Henry Holland 3rd Duke Exeter (age 40) commanded the left flank, was badly wounded and left for dead, Henry Stafford (age 46) and John Paston (age 27) were wounded, John de Vere 13th Earl of Oxford (age 28) commanded, and John Paston (age 29) and William Beaumont 2nd Viscount Beaumont (age 33) fought.

Robert Harleston (age 36) was killed.

Thomas Hen Salusbury (age 62) was killed.

Thomas Tresham (age 51) escaped but was subsequently captured and executed on 06 May 1471.

Battle of Tewkesbury

On 04 May 1471 King Edward IV of England (age 29) was victorious at the Battle of Tewkesbury. His brother [his brother] Richard (age 18), Richard Beauchamp 2nd Baron Beauchamp Powick (age 36), John Howard 1st Duke of Norfolk (age 46), George Neville 4th and 2nd Baron Bergavenny (age 31), John Savage (age 49), John Savage (age 27), Thomas St Leger (age 31), John Tuchet 6th Baron Audley, 3rd Baron Tuchet (age 45), Thomas Burgh 1st Baron Burgh (age 40) fought. William Brandon (age 46), George Browne (age 31), Ralph Hastings, Richard Hastings Baron Willoughby (age 38), James Tyrrell (age 16), Roger Kynaston of Myddle and Hordley (age 38) were knighted. William Hastings 1st Baron Hastings (age 40) commanded.

Margaret of Anjou (age 41) was captured. Her son Edward of Westinster Prince of Wales (age 17) was killed. He was the last of the Lancastrian line excluding the illegitmate Charles Somerset 1st Earl of Worcester (age 11) whose line continues to the present.

John Courtenay 15th Earl Devon (age 36) was killed and attainted. Earl Devon, Baron Courtenay forfeit. Some sources refer to these titles as being abeyant?

John Wenlock 1st Baron Wenlock (age 71) was killed. Baron Wenlock extinct.

John Delves (age 49), Humphrey Tuchet (age 37), John Beaufort (age 30), William Vaux of Harrowden (age 35) and Robert Whittingham (age 42) were killed.

Edmund Beaufort 3rd Duke Somerset (age 32) and Hugh Courtenay (age 44) were captured.

Henry Roos fought and escaped to Tewkesbury Abbey [Map] where he sought sanctuary. He was subsequently pardoned.

On 09 May 1471 George Neville 4th and 2nd Baron Bergavenny (age 31) was knighted by King Edward IV of England (age 29).

On 14 Aug 1471 [his step-son] Thomas Grey 1st Marquess Dorset (age 16) was created 1st Earl Huntingdon.

1472 Creation of Garter Knights

In 1472 King Edward IV of England (age 29) appointed new Garter Knights given the large number of vacant positions as a result of the recent Warwick rebellion:

203rd John Mowbray 4th Duke of Norfolk (age 27).

204th John Stafford 1st Earl Wiltshire (age 44).

205th Walter Devereux Baron Ferrers of Chartley (age 40).

206th Walter Blount 1st Baron Mountjoy (age 56).

207th John Howard 1st Duke of Norfolk (age 47).

208th John de la Pole 2nd Duke of Suffolk (age 29).

On 10 Apr 1472 [his daughter] Margaret York was born to King Edward IV of England (age 29) and [his wife] Elizabeth Woodville Queen Consort England (age 35).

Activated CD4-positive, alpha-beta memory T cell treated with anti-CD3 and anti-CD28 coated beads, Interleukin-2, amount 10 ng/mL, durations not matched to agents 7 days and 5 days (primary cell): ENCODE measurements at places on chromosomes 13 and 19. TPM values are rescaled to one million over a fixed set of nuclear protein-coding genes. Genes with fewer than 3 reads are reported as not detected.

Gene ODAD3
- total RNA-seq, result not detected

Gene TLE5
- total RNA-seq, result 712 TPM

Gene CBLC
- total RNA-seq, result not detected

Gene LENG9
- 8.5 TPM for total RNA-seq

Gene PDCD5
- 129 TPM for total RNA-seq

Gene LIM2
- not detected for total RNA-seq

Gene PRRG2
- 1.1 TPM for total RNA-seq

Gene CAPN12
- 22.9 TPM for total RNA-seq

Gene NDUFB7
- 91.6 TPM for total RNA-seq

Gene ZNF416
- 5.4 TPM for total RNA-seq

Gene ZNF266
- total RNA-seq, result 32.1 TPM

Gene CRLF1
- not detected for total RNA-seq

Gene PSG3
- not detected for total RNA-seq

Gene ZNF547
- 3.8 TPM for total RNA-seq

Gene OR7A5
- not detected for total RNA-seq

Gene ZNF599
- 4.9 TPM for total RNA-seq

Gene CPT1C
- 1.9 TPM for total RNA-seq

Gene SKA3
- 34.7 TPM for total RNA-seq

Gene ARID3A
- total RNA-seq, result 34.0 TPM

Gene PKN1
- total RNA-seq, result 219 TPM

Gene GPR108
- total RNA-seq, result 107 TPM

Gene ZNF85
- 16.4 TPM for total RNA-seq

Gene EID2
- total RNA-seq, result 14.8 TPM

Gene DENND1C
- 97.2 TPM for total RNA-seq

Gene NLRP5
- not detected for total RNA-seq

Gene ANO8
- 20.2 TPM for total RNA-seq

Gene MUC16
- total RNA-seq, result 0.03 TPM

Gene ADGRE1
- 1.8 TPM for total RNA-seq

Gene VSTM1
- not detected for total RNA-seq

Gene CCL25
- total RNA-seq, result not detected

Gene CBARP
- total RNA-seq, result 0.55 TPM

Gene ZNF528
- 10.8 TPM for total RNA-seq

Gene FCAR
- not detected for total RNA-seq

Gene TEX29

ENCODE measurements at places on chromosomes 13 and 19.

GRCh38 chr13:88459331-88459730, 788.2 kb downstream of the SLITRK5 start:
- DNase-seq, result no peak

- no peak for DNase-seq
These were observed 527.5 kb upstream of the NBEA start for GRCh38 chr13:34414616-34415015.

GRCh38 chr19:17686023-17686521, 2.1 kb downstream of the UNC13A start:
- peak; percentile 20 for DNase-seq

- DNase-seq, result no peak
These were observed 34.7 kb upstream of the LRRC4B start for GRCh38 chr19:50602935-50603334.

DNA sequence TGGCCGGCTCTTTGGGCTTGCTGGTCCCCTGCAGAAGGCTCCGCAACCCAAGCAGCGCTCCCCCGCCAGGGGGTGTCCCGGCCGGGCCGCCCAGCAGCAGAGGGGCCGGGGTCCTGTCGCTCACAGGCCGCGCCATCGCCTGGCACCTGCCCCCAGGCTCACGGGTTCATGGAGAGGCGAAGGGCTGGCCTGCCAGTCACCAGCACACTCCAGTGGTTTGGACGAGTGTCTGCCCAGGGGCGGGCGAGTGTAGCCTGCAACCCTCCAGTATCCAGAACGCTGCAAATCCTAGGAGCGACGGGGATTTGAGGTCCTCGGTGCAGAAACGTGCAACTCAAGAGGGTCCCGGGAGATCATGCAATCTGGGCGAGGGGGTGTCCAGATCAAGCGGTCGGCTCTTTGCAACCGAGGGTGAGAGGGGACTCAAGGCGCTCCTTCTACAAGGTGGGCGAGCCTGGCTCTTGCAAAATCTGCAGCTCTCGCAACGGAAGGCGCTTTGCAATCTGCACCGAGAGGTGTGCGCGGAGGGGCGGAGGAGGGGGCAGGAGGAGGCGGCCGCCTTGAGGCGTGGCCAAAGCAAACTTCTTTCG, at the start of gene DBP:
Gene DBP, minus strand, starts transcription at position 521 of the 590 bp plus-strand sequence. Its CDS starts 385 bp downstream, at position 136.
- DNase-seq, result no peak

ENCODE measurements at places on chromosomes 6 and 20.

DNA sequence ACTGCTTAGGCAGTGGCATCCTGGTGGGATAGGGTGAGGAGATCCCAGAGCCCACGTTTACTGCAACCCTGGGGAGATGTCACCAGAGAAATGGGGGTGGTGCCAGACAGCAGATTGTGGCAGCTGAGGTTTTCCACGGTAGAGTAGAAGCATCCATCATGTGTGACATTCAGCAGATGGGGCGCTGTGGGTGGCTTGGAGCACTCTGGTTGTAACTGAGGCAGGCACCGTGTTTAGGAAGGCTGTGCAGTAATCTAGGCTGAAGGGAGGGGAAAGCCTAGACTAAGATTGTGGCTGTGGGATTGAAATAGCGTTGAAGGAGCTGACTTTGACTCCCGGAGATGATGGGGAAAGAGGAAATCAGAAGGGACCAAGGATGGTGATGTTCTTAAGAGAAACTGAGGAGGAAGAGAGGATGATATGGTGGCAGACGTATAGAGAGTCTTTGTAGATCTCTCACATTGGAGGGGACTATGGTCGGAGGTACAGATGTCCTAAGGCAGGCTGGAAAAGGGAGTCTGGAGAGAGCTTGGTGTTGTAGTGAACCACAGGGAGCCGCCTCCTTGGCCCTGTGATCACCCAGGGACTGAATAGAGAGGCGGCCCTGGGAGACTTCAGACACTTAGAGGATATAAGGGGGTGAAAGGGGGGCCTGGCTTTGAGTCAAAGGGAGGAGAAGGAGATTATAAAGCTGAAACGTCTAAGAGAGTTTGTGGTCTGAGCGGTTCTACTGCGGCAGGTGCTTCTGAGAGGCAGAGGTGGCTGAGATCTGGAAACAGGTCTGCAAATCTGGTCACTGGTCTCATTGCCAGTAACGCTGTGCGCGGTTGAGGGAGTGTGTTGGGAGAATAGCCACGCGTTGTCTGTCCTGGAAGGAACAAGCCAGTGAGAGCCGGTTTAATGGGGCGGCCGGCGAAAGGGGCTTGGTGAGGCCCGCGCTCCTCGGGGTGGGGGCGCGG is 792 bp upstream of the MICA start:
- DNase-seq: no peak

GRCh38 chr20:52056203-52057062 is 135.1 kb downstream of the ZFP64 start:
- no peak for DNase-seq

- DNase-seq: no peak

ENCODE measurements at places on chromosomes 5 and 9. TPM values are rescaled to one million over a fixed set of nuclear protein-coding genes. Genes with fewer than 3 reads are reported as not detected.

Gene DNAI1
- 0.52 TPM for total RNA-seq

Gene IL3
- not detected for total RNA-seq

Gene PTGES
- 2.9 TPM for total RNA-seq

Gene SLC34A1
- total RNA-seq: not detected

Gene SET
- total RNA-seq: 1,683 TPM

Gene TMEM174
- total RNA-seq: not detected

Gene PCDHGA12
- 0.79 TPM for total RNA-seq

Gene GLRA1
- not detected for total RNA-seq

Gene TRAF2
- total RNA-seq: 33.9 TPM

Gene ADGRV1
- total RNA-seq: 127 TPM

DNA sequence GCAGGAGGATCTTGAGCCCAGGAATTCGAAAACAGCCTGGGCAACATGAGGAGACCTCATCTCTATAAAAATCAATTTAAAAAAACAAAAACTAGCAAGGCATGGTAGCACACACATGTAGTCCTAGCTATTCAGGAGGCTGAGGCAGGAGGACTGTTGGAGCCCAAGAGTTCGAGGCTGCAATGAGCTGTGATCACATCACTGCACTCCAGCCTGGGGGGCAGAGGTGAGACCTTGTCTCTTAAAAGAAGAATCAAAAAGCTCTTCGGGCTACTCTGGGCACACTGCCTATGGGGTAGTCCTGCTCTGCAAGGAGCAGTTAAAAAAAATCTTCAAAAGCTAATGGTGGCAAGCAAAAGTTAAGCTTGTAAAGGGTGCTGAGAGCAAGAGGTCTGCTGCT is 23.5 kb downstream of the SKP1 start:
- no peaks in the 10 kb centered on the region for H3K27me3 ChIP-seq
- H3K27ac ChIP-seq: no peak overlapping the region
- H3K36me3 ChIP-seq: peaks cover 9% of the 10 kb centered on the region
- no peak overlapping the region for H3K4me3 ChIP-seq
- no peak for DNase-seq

On 11 Dec 1472 [his daughter] Margaret York died. She was buried at Westminster Abbey [Map].

On 08 Apr 1473 (some sources state 1482) Humphrey Dacre 1st Baron Dacre Gilsland (age 49) was created 1st Baron Dacre Gilsland by King Edward IV of England (age 30). By letters patent he created Dacre Baron Dacre of Gilsland, declaring "that the said Humfrey Dacre, Knight, and the heirs male of the body of the said Thomas, late Lord Dacre, comyng, bee reputed, had, named and called the Lord Dacre of Gillesland". Mabel Parr Baroness Dacre Gilsland by marriage Baroness Dacre Gilsland.

On 17 Aug 1473 [his son] Richard of Shrewsbury 1st Duke York was born to King Edward IV of England (age 31) and [his wife] Elizabeth Woodville Queen Consort England (age 36) at Westminster Palace [Map]. He was created 1st Duke York by his father on the same day.

Anne Beauchamp declared Legally Dead

In 1474 Parliament declared Anne Beauchamp 16th Countess Warwick (age 47) legally dead (she lived until 1492) so that Edward IV's (age 31) two younger brothers [his brother] George (age 24) and the [his brother] Richard (age 21), who had married Anne Beauchamp's (age 47) daughters, Isabel (age 22) and Anne (age 17) respectively, could enjoy the significant Beauchamp inheritance after her husband Richard "Kingmaker" Neville Earl Warwick, 6th Earl Salisbury had been killed at the Battle of Barnet in 1471.

Some of the inhertance should have been given to George Neville 1st Duke Bedford (age 13) but he was only thirteen at the time; his father John Neville 1st Marquess Montagu, younger brother of Warwick the Kingmaker, had also been killed at the Battle of Barnet. He, George Neville 1st Duke Bedford (age 13), died in 1483 aged twenty-one somewhat conveniently after the death of King Edward IV of England (age 31) and before King Richard III of England (age 21) acceded to the throne. Curiously the Act of Parliament described King Richard III of England (age 21) enjoying the inheritance as long as there were Neville living heirs male. Upon the death of George Neville 1st Duke Bedford (age 13) the Neville heir male was Richard Neville 2nd Baron Latimer of Snape (age 6) born 1468 whose wardship was held by Cardinal Thomas Bourchier (age 56).

1474 Creation of Garter Knights

In 1474 King Edward IV of England (age 31) appointed new Garter Knights: